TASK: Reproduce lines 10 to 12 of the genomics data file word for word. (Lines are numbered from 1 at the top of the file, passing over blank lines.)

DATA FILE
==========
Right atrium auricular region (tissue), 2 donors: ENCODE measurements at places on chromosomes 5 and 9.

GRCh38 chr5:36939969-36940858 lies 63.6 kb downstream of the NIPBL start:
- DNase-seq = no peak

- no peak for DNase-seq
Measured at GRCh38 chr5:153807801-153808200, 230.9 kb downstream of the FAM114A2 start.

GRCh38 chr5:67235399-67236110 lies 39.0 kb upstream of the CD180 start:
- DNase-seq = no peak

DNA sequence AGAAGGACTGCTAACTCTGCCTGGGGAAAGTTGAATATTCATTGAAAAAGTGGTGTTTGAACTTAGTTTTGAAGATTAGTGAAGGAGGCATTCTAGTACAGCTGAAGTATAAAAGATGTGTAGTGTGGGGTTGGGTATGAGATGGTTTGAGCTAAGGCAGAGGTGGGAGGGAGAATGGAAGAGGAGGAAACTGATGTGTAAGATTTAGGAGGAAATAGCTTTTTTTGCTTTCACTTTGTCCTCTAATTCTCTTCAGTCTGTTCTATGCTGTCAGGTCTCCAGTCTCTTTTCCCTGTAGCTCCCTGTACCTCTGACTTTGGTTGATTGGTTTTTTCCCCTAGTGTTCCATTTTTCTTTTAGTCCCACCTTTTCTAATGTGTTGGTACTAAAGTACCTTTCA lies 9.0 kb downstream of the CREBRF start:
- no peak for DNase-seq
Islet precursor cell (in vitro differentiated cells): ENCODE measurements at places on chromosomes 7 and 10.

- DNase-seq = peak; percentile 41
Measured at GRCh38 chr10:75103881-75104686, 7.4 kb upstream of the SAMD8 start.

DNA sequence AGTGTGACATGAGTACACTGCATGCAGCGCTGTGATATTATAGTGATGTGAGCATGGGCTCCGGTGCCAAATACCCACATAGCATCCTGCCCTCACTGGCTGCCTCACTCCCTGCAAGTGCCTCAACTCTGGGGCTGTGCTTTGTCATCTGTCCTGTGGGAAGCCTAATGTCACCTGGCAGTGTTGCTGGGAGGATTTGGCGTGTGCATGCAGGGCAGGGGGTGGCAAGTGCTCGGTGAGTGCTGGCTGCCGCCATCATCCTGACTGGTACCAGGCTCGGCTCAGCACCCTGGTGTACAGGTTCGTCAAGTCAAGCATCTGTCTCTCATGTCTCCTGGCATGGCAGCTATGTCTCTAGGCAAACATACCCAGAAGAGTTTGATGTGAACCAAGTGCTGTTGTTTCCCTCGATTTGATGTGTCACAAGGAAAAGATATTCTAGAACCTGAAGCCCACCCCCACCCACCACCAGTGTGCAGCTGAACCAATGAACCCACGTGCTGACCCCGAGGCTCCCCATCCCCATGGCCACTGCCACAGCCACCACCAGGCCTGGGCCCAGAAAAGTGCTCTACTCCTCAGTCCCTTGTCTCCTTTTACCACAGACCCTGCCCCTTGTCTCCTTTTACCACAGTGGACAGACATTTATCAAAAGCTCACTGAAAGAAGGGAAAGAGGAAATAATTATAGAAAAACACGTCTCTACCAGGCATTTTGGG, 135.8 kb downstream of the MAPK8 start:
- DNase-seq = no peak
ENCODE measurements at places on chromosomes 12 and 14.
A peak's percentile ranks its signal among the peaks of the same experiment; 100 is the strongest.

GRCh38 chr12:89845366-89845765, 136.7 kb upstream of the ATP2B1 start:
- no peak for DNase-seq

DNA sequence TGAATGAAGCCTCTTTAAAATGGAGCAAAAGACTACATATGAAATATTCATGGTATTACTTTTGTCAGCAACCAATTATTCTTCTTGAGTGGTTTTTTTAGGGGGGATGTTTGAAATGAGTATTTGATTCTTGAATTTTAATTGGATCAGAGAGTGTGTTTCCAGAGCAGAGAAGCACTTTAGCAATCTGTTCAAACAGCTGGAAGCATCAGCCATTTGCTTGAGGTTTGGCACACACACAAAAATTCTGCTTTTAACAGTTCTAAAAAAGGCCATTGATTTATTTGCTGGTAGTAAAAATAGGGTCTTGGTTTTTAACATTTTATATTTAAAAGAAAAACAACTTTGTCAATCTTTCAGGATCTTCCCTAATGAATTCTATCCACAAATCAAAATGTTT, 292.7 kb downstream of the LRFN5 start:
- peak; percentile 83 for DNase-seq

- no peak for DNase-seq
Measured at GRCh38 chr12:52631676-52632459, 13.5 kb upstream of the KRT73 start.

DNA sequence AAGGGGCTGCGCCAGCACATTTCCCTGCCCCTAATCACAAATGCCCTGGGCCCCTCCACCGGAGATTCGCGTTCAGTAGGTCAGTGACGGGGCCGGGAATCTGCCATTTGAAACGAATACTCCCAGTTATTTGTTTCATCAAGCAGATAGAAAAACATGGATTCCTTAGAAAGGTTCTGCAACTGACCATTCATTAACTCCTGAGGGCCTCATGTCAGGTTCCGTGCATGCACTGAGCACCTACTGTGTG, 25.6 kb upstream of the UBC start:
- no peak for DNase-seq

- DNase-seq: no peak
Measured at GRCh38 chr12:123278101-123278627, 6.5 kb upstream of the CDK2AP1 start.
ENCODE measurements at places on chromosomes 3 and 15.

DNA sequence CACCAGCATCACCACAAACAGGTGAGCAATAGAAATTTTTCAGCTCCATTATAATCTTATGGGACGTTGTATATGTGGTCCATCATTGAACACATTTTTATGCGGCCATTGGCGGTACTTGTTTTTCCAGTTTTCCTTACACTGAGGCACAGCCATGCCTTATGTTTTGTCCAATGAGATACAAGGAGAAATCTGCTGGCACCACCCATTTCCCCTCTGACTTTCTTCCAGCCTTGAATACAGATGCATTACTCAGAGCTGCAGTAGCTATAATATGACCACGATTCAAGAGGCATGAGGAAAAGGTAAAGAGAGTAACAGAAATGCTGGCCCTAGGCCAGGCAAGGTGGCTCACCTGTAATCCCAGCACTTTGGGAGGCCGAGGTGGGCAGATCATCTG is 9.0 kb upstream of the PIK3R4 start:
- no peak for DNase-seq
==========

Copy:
Islet precursor cell (in vitro differentiated cells): ENCODE measurements at places on chromosomes 7 and 10.

- DNase-seq = peak; percentile 41
Measured at GRCh38 chr10:75103881-75104686, 7.4 kb upstream of the SAMD8 start.